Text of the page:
Gov. Larry Hogan on Thursday appointed six more members to a commission charged with redrawing Maryland’s congressional district map after a federal court ruled one of the state’s districts was unconstitutionally drawn to diminish Republican influence.
After a federal court ordered Maryland’s sixth congressional district to be redrawn before the 2020 election, Hogan created the Emergency Commission on Sixth Congressional District Gerrymandering.
The body is charged with developing new boundaries to address the constitutional violations found by the court, specifically that Democrats in Maryland drew the district to disenfranchise Republicans. The nine-member commission includes three registered Democrats, three registered Republicans and three registered unaffiliated voters. The commission’s meetings are required to be open to the public and live-streamed.
Maryland’s leaders face a critical and complex choice in light of a decision in which three federal judges found the state’s congressional district map to be unconstitutionally gerrymandered: comply or appeal to the U.S. Supreme Court? State Attorney General Brian Frosh hasn't announced a decision.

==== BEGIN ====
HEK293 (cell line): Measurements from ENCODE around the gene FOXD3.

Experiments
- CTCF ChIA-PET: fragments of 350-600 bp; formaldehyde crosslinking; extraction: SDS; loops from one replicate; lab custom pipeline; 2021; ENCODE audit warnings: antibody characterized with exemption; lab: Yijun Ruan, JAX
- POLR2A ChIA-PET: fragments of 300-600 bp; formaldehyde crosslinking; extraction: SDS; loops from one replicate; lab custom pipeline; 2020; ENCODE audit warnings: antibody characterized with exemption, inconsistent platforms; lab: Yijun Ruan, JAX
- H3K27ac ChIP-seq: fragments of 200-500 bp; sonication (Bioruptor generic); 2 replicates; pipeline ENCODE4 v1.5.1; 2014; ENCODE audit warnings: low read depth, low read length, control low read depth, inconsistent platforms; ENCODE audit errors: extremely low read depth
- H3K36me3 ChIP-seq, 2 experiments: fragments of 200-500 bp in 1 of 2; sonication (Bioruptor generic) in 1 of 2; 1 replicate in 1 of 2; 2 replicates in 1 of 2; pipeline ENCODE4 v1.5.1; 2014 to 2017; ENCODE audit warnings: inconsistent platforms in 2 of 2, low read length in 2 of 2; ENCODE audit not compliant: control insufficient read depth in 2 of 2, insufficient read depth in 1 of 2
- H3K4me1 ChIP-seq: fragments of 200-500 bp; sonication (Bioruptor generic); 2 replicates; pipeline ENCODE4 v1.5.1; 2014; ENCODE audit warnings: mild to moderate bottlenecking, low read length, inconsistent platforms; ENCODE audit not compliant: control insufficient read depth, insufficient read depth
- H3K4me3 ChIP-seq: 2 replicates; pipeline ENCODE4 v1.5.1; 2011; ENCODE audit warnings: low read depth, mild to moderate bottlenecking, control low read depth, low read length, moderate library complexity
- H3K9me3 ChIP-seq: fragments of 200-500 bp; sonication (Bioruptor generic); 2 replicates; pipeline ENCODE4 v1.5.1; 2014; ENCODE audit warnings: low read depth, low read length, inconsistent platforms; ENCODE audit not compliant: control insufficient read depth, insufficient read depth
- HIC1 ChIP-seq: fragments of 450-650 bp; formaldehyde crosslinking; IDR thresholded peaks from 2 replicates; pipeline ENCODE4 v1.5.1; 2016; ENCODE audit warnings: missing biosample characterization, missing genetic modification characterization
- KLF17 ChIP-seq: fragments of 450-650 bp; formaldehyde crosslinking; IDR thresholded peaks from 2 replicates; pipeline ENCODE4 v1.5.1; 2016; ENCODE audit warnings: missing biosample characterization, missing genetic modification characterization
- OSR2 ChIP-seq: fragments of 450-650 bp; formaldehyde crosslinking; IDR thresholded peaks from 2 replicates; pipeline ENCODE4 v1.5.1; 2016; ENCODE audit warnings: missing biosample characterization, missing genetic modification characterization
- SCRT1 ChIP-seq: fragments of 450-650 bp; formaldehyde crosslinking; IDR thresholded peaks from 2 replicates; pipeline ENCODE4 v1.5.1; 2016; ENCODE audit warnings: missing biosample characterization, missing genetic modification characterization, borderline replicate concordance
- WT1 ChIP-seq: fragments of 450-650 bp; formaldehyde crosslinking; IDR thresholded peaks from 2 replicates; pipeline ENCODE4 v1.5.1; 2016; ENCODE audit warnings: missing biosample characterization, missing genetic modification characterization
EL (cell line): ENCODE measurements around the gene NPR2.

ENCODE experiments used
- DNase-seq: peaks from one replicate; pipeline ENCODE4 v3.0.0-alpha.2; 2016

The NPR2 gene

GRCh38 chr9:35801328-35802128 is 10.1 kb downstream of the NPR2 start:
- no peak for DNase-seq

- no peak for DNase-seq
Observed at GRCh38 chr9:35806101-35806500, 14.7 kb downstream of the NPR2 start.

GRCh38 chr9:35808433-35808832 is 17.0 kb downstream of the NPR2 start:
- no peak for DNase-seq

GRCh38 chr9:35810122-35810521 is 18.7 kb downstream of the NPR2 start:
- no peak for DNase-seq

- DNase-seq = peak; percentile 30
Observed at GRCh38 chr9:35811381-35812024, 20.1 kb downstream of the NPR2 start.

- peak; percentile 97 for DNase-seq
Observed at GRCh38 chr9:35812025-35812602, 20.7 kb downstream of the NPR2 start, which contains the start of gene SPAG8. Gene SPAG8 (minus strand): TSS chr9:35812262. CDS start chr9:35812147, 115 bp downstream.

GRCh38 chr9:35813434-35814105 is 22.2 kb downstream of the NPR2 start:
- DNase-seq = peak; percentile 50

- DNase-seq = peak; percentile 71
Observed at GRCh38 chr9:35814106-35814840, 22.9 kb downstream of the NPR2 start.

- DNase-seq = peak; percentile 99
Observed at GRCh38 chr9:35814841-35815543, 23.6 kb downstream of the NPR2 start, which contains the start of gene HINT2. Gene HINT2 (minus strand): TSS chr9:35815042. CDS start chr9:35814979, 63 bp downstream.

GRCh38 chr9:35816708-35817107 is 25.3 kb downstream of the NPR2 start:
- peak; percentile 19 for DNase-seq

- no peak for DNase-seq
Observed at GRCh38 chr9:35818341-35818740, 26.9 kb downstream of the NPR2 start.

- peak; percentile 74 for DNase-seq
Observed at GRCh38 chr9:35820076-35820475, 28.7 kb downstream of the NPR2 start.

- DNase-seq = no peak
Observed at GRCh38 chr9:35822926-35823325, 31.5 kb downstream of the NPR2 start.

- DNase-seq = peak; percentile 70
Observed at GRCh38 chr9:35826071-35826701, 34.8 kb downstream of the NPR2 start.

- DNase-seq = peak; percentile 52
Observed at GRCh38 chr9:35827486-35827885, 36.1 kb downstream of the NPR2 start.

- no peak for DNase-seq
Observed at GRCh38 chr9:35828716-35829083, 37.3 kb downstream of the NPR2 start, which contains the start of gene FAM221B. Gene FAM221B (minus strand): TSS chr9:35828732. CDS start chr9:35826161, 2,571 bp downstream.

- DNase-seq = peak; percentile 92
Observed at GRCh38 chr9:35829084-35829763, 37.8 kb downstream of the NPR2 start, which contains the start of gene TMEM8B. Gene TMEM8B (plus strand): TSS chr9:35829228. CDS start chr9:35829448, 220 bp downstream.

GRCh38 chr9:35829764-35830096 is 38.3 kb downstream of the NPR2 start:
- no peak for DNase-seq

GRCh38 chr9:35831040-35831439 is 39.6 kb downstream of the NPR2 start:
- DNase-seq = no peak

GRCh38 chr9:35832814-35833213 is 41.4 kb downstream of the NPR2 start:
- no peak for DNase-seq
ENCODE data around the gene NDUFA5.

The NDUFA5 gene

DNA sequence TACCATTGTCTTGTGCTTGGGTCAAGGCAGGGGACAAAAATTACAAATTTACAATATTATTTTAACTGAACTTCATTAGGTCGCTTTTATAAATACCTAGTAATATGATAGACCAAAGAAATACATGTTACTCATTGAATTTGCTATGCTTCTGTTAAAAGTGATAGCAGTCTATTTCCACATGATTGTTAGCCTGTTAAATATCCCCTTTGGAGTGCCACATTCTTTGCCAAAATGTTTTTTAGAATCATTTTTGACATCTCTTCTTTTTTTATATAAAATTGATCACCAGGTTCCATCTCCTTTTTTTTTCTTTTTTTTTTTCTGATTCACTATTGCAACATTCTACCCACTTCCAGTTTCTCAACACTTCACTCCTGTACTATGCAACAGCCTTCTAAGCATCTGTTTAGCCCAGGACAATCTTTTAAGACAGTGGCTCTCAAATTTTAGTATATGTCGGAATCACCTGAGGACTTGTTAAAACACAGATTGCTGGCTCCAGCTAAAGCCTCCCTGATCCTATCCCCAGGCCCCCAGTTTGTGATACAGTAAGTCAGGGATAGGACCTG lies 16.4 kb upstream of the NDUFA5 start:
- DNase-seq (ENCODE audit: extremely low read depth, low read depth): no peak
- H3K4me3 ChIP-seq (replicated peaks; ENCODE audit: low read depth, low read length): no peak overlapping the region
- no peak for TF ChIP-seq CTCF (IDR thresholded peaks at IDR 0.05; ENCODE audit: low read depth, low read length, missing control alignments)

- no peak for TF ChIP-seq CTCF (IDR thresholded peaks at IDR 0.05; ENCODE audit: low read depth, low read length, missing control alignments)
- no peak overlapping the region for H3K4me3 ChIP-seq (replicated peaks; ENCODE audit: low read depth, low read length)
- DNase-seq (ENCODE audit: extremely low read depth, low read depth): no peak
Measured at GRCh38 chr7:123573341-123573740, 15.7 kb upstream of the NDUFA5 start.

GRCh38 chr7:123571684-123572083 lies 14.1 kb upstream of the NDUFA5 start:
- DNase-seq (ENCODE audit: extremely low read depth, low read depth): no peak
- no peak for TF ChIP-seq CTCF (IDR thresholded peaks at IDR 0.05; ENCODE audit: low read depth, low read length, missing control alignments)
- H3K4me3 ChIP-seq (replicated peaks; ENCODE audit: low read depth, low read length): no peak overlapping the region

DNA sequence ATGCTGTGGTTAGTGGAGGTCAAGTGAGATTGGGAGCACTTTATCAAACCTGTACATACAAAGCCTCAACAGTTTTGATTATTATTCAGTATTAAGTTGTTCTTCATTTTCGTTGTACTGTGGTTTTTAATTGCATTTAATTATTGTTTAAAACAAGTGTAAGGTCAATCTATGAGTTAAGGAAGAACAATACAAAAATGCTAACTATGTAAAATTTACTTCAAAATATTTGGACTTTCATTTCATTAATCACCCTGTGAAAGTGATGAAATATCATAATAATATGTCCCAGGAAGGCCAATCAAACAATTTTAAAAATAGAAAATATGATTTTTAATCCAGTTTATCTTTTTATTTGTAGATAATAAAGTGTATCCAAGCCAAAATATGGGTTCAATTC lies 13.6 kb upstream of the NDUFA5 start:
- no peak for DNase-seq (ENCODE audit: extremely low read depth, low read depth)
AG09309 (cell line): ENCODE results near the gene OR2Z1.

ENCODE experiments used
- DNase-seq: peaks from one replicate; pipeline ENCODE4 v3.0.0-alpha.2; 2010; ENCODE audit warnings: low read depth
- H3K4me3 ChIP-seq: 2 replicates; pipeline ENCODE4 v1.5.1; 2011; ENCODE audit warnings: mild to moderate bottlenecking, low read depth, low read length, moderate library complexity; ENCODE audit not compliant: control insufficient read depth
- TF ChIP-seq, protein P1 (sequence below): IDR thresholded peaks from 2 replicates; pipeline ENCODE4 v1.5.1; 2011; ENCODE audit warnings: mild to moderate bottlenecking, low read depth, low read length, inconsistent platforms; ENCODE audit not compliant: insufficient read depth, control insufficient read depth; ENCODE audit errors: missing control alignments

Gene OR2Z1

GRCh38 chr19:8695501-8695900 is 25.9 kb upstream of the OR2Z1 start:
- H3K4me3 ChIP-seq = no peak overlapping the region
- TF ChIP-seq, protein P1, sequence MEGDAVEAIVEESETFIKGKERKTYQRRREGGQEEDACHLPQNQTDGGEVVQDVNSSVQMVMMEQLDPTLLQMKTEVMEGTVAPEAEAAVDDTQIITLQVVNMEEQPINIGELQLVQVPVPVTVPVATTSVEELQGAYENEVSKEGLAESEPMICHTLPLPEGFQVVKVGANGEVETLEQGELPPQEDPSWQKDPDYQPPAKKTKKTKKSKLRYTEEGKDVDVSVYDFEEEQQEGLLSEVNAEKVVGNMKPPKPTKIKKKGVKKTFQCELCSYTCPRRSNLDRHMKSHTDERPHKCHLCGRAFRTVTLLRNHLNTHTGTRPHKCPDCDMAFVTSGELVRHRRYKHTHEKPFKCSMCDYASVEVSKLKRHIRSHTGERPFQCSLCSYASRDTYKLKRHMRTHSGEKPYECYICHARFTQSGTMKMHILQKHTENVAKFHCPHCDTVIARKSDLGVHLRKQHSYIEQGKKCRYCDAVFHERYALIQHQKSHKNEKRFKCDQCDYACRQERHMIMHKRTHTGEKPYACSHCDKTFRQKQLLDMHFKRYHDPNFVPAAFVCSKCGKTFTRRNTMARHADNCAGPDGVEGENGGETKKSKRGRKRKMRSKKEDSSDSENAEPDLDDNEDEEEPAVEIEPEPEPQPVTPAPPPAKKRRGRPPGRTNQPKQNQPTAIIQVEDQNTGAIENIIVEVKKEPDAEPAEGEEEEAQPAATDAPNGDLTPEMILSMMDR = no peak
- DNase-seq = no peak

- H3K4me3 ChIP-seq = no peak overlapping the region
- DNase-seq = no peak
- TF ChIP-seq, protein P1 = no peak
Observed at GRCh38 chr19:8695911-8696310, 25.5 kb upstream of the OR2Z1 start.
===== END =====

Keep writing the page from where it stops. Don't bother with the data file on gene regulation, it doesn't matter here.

The members Hogan appointed Thursday are Maury S. Epner of Montgomery County; Deborah Lundahl of Frederick County; Christopher Howard of Anne Arundel County; Luis T. Gutierrez Jr. of Montgomery County; Matthew Douglas of Montgomery County; and Kathleen Jo Parson Tabor of Howard County.
In November 2018, Hogan named former federal judge Alexander Williams, a registered Democrat, and Walter Olson, a registered Republican, as co-chairs, and named Ashley Oleson, an unaffiliated voter, to serve on the commission.
Maryland Senate President Thomas V. Mike Miller and House of Delegates Speaker Michael Busch said in recent interviews that they are waiting on the federal appeals process to play out before determining how they will proceed on redrawing congressional districts.
A three-judge federal court panel has ruled Maryland drew the boundary lines for the 6th congressional district in an unconstitutional way to benefit Democrats. The court banned the state from using those boundaries in the future. Attorney General Brian Frosh is reviewing whether to appeal.